The other 2% were annual grasses or weeds which grew, so I'll see how long they are next week, and might have to do a touch up.

Even at that though, if you had to target these 2-5% areas of your yard each week, especially if you have a cabin as well, that leaves more time to do other things.

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If your really lazy, just have your lawn converted to no-mow fescue's and you'll only have to mow 2-3 times per year. You will only have to mow spring and fall, you wont ever have to fertilize, and you'll have the greenest lawn in the neighborhood without any irrigation during hot dry spells. Yes, in mid July your lawn will be the greenest in the neighborhood without any watering and you'll have the lowest water bill around.

Sorry LwnmwnMan2, I dont want to be <poorwordusage> or anything by stealing your post. I just cannot advocate the use of excessive lawn chemicals. I truly believe our water resources would be far better off if people started changing their landscaping practices and got away from chemicals.

You want cleaner water? You want less weeds on the end of your line? Try any of my suggestions above and use less <poorwordusage> on your lawn.

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I agree Quetico, but at the same time, you have to usually work with what you already have.

Most people aren't going to tear out their entire yard just to covert.

It's no different than when you see articles about people putting in Field Turf like the Vikings / Twins have instead of real grass.

It'll be green even in the winter then.

But again, if you're working with whatever you already have, you have to work with what you already have. laugh

I'm just throwing out suggestions to people that may have a yard at home and at the cabin, that if you could save yourself an extra 3-5 hours / week of work, it gets to the point where you could almost gain an extra day or 2 / month of free time.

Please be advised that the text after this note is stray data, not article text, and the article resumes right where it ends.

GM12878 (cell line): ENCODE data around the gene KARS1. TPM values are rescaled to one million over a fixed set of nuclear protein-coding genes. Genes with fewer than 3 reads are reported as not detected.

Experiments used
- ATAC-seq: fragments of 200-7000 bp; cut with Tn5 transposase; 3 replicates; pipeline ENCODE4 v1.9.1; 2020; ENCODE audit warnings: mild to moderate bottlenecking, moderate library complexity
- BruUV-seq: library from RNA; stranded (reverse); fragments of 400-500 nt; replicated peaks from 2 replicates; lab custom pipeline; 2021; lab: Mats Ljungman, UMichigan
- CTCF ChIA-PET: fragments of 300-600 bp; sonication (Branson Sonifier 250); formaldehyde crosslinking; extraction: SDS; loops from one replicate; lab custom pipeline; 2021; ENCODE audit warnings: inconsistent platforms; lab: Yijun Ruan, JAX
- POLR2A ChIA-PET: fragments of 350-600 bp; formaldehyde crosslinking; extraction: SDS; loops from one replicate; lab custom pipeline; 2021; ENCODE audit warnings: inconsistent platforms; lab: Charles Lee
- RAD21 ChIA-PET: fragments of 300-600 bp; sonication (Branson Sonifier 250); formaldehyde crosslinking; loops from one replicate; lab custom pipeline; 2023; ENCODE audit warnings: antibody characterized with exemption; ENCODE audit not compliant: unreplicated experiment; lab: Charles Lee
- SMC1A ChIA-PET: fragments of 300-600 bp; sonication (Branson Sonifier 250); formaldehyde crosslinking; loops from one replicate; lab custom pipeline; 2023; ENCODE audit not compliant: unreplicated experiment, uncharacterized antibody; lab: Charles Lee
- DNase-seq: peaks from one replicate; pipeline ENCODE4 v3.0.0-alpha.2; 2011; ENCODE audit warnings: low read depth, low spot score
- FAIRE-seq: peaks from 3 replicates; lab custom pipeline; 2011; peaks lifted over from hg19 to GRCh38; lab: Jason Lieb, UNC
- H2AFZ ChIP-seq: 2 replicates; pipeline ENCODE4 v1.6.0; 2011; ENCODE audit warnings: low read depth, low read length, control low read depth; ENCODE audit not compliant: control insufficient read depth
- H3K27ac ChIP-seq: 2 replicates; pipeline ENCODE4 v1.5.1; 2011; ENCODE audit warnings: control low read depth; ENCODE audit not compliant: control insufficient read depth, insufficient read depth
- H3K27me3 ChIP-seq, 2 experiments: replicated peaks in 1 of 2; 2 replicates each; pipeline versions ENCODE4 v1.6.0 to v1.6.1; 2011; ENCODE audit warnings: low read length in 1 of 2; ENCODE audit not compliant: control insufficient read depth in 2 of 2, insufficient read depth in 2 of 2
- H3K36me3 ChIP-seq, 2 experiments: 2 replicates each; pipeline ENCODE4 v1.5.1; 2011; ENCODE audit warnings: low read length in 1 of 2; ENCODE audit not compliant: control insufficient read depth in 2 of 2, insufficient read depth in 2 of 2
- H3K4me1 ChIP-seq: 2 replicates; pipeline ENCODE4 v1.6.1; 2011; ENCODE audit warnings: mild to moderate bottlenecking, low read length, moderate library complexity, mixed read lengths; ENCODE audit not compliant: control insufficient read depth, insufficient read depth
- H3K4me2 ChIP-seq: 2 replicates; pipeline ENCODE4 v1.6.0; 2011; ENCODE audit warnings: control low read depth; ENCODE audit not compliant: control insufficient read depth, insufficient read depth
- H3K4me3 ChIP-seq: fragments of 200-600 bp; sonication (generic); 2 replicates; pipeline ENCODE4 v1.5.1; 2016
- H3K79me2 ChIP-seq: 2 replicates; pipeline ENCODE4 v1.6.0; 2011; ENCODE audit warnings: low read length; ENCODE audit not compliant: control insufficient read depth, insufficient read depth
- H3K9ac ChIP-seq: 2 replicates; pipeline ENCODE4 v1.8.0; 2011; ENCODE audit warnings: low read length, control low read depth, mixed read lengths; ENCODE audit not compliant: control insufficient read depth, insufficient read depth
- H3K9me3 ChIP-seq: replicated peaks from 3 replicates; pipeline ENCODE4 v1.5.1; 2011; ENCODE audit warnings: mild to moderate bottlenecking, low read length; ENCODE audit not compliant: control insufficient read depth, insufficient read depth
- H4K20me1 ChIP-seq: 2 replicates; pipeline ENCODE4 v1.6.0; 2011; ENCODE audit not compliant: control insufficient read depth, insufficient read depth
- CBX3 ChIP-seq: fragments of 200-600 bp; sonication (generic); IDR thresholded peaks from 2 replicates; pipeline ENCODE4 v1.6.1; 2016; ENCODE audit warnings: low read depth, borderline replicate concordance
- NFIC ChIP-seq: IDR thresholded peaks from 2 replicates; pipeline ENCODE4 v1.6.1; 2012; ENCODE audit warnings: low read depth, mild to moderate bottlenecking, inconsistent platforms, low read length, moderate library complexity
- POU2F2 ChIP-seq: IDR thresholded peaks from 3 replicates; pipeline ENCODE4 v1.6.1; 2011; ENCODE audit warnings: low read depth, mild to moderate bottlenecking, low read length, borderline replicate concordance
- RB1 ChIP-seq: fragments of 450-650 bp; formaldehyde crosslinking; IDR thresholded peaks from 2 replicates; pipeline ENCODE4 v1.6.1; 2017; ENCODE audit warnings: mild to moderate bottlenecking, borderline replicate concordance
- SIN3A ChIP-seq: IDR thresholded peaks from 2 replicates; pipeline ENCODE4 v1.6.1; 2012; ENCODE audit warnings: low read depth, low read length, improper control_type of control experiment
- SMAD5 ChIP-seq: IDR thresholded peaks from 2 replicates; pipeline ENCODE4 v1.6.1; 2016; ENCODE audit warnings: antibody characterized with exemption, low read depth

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Out of curiosity, what are some of the products being used today lwnmwnMan2? Remember about 20 years ago when 3M's Embark first showed up on the scene. They've since sold it to Gordon's I believe. Some guys tried it then and it worked but so did the drought of '88. My solution to the lawnmowing/time spent debacle? I have woolly lawnmowers and pastured most of mine. About 200' of fence and the whole thing would be pasture. Wife probably wouldn't appreciate all the flowers being devoured however. grin

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Dotch -

I'm actually using the Embark product this time. It's a different version I'm sure than the one brought out so many years ago.

Last time I tried this, about 4 years ago, I had used a product called Primo Maxx, which was about another 25% higher in price, but showed (on the label) 2-3 more weeks of control.

Last weekend was week number 2 since we had sprayed the fence lines and other areas with the chemcial.

About 95% of the areas sprayed were still in the same height they'd been in 2 weeks prior after I'd gotten done trimming them.

There were some broadleaf weeds as well as grassy weeds that had shot up, but this week I'm going to cut those back and see if they'll hold their length now as well.